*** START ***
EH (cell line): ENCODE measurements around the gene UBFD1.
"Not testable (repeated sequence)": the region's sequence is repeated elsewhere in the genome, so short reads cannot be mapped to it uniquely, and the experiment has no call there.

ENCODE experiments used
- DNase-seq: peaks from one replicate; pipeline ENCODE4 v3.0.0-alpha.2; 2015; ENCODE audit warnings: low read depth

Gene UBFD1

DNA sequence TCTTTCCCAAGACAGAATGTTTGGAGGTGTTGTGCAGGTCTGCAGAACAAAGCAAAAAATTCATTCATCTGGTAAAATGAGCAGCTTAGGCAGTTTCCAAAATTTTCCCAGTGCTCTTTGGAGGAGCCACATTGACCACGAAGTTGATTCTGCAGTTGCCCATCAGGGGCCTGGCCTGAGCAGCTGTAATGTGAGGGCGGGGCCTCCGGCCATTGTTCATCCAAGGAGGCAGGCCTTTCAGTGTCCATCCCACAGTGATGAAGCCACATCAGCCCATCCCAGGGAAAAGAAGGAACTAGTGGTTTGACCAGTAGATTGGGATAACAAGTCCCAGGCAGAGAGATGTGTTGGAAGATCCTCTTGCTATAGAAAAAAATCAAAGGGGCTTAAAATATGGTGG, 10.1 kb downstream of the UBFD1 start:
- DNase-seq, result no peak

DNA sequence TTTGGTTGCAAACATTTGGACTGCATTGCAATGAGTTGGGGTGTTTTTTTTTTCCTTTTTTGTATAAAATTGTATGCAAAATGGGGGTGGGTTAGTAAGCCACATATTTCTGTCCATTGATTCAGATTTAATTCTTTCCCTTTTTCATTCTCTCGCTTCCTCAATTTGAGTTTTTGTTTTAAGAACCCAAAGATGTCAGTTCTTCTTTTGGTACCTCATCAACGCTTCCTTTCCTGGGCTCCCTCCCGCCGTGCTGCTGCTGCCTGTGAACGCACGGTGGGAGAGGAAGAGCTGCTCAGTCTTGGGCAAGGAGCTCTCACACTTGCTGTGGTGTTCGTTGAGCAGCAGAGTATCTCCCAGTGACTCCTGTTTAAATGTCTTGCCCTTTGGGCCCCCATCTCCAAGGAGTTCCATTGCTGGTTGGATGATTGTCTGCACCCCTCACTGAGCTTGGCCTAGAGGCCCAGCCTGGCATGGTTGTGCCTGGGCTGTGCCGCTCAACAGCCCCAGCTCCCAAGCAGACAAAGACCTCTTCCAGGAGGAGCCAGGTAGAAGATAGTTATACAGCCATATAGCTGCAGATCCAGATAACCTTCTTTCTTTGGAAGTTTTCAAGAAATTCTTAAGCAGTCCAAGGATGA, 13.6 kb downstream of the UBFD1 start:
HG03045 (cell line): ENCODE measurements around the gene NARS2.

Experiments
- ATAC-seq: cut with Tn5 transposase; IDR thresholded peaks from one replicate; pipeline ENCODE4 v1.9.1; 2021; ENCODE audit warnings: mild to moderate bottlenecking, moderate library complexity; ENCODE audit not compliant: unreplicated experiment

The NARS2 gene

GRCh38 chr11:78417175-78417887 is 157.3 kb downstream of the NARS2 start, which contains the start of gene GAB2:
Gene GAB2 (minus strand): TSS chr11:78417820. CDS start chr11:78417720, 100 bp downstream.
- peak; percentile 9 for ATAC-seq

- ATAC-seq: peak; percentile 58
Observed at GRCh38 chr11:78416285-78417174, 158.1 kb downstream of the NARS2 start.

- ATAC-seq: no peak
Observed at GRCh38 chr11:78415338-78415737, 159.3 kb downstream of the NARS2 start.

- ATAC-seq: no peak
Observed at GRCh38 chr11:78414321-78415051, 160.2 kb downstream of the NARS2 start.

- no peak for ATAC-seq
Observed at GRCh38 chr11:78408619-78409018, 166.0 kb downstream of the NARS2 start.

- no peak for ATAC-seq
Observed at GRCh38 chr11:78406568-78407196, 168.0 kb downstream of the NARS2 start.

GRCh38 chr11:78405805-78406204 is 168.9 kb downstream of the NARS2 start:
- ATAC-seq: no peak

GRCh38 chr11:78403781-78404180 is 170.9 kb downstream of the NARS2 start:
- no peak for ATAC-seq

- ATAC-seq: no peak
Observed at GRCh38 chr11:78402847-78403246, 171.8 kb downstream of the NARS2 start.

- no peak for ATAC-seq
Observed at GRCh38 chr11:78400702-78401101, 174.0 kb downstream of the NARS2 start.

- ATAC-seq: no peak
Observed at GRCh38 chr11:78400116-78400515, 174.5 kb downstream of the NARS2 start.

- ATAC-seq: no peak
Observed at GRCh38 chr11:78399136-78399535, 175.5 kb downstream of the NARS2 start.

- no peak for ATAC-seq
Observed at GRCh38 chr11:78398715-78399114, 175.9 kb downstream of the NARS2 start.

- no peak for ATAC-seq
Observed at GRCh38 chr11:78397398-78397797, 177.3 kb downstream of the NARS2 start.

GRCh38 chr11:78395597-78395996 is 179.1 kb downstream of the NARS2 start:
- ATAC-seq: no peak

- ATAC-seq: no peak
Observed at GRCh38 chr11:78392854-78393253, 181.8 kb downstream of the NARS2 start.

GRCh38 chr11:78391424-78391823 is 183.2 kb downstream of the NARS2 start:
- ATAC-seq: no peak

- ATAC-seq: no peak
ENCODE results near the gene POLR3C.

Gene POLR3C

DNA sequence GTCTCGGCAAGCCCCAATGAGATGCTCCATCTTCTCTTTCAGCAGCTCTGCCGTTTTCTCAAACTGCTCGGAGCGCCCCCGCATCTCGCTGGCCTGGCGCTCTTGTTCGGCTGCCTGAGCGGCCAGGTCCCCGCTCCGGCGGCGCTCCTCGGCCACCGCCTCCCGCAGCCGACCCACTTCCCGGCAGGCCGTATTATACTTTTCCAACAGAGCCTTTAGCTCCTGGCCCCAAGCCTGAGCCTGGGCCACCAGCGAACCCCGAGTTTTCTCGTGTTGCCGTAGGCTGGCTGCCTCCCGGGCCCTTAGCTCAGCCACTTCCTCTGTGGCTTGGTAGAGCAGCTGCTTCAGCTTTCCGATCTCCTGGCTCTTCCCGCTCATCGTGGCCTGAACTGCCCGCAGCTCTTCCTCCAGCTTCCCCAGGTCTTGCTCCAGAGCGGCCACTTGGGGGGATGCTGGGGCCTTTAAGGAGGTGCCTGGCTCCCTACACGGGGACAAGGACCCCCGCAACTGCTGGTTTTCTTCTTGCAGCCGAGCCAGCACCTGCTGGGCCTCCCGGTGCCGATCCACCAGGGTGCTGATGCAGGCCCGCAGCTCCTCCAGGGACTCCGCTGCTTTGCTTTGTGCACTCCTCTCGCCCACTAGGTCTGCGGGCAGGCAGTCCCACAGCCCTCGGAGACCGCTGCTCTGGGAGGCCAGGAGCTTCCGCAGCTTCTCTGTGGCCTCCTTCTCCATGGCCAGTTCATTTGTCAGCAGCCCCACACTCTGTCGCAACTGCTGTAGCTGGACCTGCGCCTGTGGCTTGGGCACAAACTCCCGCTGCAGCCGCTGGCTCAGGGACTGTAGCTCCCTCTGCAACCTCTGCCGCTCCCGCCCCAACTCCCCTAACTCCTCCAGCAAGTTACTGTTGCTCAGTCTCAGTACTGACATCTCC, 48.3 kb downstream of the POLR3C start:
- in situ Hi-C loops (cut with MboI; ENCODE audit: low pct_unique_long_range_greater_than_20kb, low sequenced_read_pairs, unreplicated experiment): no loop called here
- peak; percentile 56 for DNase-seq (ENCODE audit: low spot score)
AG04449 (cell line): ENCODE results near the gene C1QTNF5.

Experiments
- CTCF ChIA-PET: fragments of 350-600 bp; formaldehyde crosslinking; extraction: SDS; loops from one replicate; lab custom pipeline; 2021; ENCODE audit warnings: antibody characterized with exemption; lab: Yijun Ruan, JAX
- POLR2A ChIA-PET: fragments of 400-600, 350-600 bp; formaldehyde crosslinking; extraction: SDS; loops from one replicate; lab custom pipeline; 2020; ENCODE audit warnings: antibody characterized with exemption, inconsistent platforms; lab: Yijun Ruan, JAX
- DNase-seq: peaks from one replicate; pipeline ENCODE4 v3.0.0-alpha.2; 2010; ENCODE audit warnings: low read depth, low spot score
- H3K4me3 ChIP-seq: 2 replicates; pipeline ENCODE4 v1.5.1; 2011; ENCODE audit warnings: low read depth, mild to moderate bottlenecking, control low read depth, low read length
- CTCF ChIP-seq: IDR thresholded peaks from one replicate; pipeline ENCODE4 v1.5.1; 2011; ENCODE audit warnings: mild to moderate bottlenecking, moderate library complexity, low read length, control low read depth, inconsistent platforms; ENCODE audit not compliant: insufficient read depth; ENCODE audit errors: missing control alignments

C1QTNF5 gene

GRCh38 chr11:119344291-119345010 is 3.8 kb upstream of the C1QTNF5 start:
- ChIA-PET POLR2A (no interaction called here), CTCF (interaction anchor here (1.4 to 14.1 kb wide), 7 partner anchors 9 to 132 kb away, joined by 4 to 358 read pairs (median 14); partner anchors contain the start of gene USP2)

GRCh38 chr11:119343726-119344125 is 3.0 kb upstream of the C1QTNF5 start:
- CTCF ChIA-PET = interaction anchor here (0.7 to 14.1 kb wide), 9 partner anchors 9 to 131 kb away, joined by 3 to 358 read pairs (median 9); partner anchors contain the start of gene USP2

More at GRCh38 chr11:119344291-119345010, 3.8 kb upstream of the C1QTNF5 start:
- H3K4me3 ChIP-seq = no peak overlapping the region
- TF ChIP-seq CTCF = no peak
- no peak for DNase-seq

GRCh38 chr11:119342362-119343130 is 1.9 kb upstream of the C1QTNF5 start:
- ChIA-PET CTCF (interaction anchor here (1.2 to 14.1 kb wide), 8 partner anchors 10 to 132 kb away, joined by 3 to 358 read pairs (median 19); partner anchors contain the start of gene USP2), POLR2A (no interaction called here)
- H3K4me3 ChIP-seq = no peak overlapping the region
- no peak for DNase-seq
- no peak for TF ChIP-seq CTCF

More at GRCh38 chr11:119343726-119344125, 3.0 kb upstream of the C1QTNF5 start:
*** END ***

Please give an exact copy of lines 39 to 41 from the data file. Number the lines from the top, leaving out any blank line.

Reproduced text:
Observed at GRCh38 chr11:78398715-78399114, 175.9 kb downstream of the NARS2 start.

- no peak for ATAC-seq
Observed at GRCh38 chr11:78397398-78397797, 177.3 kb downstream of the NARS2 start.